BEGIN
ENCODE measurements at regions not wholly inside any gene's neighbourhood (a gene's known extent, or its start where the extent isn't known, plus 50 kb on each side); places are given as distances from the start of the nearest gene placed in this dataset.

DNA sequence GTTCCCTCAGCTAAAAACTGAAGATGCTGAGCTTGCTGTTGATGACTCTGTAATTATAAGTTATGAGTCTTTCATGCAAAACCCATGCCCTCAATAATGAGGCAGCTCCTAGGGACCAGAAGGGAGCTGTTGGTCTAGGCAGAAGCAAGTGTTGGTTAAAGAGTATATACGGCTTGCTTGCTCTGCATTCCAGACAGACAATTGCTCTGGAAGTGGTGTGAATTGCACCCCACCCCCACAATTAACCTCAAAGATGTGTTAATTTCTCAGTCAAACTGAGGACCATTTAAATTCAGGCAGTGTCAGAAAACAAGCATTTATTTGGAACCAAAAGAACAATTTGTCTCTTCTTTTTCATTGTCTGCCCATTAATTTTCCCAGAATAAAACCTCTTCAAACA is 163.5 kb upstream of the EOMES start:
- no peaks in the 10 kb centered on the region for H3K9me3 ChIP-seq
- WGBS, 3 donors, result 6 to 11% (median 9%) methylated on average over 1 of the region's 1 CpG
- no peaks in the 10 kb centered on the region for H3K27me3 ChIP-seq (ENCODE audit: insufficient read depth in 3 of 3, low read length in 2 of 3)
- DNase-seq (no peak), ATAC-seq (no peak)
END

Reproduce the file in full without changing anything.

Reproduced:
ENCODE measurements at regions not wholly inside any gene's neighbourhood (a gene's known extent, or its start where the extent isn't known, plus 50 kb on each side); places are given as distances from the start of the nearest gene placed in this dataset.

DNA sequence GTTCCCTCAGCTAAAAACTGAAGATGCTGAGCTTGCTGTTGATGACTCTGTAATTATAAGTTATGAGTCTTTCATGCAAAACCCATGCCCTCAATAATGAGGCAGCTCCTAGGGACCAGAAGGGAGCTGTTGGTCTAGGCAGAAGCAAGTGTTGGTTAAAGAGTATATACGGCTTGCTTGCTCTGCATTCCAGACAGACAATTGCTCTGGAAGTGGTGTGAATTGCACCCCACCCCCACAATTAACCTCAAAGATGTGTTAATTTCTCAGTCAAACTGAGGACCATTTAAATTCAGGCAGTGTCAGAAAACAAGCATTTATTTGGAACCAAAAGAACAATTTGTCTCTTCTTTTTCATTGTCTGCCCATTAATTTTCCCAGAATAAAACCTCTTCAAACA is 163.5 kb upstream of the EOMES start:
- no peaks in the 10 kb centered on the region for H3K9me3 ChIP-seq
- WGBS, 3 donors, result 6 to 11% (median 9%) methylated on average over 1 of the region's 1 CpG
- no peaks in the 10 kb centered on the region for H3K27me3 ChIP-seq (ENCODE audit: insufficient read depth in 3 of 3, low read length in 2 of 3)
- DNase-seq (no peak), ATAC-seq (no peak)